Climate change is internationally recognized as the biggest threat facing the world today. This threat transcends politics, economics, and social views. In 2017 we saw historic flooding, hurricanes, wildfires, and now record snowfall in the southeastern United States.
In 2016, the Illinois Legislature and New York Public Service Commission (PSC) enacted nearly identical policies to induce economically struggling nuclear power plants to continue operating. Competing power generation companies filed suits in federal district courts, arguing that the states’ policies are preempted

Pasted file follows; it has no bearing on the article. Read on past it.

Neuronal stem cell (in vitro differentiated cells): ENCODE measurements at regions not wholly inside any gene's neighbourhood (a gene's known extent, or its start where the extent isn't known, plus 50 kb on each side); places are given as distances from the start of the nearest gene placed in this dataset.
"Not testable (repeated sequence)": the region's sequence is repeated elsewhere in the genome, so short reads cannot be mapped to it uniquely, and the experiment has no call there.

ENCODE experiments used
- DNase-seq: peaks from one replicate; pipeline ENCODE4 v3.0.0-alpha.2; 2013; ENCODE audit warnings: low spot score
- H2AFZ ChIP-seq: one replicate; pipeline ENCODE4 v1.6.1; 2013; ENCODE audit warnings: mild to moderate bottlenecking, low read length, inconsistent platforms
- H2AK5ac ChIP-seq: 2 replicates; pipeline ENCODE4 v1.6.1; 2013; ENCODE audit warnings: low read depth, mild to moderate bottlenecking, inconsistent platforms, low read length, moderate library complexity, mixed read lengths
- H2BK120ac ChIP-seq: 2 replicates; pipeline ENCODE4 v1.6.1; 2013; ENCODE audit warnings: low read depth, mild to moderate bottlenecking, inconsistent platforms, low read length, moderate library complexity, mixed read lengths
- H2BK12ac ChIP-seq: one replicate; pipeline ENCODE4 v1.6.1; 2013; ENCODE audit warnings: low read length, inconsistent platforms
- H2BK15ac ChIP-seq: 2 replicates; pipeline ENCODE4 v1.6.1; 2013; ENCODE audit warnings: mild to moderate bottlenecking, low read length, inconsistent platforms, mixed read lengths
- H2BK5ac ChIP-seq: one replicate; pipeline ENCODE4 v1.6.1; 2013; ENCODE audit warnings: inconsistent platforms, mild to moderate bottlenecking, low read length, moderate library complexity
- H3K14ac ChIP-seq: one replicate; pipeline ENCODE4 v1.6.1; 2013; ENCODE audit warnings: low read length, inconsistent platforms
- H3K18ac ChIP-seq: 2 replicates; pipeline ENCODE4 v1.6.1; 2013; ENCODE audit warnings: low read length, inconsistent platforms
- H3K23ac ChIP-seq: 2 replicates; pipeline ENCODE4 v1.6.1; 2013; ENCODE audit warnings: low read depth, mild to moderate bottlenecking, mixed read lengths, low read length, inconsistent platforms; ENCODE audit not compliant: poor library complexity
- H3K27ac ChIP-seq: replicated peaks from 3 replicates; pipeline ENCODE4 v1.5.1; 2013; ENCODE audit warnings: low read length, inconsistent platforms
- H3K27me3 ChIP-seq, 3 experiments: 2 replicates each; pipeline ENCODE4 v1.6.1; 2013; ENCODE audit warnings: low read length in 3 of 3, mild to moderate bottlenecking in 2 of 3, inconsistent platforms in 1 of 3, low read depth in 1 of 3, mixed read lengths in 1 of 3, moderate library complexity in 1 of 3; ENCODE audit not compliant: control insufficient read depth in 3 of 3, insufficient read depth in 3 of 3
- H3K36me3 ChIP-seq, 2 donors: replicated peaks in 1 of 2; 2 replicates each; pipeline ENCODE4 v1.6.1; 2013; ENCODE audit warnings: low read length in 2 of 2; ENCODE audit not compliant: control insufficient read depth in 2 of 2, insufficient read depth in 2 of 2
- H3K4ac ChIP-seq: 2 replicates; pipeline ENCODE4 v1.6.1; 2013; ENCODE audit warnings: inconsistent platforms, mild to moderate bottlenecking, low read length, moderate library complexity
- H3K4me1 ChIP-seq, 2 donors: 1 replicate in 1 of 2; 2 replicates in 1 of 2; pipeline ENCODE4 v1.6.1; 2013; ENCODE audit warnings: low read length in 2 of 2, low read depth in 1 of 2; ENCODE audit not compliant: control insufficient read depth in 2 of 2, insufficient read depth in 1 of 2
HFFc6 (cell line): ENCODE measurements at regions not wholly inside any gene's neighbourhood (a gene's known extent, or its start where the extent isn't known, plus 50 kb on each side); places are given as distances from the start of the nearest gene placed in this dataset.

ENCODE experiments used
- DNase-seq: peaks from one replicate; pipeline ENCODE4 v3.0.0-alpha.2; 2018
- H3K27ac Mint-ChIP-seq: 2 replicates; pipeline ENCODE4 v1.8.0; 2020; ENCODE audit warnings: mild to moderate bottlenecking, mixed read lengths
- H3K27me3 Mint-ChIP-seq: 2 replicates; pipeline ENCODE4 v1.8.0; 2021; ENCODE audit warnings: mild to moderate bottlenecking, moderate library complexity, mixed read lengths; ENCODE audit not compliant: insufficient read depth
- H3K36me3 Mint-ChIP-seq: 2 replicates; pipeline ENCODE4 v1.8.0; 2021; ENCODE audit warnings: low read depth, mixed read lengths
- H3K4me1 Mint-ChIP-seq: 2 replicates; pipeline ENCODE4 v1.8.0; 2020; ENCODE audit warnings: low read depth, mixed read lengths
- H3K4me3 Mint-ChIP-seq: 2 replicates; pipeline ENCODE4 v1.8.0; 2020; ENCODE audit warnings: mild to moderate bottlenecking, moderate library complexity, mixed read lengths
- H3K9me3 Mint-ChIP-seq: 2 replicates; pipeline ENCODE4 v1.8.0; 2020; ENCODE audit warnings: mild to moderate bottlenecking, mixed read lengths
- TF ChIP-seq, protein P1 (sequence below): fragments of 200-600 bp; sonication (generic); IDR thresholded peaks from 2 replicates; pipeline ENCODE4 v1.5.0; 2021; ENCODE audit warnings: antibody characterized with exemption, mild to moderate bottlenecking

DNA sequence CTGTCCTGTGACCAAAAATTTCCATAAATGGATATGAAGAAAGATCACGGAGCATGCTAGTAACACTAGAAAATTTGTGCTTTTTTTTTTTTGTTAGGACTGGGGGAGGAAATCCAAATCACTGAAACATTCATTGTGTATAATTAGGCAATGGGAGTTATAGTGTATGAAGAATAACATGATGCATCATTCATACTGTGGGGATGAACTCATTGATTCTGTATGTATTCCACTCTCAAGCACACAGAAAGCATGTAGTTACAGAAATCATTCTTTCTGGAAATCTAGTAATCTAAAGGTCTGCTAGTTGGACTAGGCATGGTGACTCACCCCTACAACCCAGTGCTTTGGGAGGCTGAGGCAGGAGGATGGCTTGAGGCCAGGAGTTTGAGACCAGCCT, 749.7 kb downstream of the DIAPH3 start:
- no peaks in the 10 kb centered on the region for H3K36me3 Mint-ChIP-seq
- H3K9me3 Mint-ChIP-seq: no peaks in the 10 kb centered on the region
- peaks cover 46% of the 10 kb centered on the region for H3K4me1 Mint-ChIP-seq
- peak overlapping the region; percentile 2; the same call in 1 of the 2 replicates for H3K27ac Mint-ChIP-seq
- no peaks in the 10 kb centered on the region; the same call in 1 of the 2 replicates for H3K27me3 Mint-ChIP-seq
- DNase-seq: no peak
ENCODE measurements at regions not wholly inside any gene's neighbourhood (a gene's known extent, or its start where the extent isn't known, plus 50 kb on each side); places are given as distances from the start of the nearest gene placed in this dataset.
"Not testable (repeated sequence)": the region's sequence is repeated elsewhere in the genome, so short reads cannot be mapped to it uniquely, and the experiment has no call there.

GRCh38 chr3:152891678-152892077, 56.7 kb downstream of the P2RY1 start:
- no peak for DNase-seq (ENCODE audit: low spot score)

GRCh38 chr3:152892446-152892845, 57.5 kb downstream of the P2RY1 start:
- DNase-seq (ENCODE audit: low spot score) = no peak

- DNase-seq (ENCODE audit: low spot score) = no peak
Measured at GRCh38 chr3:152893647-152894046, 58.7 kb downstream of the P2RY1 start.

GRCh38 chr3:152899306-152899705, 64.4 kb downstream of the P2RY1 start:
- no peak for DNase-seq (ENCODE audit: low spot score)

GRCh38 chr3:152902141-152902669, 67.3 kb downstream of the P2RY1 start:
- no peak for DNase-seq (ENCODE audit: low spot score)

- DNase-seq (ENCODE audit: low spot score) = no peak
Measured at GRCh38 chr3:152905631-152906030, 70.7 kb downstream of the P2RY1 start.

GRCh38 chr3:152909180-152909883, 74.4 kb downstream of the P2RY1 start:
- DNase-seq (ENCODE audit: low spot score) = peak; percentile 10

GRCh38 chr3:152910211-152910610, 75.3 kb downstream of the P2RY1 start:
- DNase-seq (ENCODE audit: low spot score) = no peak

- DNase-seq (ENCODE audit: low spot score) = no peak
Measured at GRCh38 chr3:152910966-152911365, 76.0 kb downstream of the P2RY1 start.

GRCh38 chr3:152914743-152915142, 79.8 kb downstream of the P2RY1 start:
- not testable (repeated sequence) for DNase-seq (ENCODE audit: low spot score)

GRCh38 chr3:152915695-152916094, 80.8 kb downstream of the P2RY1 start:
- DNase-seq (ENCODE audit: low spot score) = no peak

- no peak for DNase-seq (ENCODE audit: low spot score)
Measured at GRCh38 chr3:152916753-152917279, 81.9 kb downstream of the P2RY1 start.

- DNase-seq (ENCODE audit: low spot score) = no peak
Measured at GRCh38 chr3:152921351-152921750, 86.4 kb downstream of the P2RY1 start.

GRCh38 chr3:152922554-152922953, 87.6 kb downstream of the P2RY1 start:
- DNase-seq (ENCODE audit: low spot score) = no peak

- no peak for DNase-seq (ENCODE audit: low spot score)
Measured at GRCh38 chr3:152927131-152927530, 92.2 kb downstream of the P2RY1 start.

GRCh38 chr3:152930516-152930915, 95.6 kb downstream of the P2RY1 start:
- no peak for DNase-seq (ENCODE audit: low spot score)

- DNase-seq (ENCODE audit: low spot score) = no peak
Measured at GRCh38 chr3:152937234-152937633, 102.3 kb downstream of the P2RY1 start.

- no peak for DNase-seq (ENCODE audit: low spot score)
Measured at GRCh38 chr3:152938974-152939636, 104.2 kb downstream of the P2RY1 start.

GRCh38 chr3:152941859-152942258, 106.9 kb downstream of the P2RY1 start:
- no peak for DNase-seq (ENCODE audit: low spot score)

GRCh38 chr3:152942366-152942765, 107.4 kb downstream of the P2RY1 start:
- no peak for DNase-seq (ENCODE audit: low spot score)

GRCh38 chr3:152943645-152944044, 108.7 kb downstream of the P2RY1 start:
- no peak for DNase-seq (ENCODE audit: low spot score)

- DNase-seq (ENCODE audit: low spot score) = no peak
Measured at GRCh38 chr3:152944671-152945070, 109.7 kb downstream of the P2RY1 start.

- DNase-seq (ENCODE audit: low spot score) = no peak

Joel B. Eisen* Two pending federal appellate cases involving Illinois and New York laws, Old Mill Creek v. Star and Coalition For Competitive Electricity v. Zibelman respectively, involve the conflict between federal authority over the electric grid and state laws supporting nuclear power plants. The issues are nearly identical in both cases. In Illinois, New
by Sam Kalen & Steven Weissman Many modern energy dialogues gravitate toward a conversation about the present status of the jurisdictional divide between state and federal authority over the regulation of wholesale sales of energy. A March 3, 2017 Bureau of National Affairs (BNA) article began by observing how the utility industry believes the biggest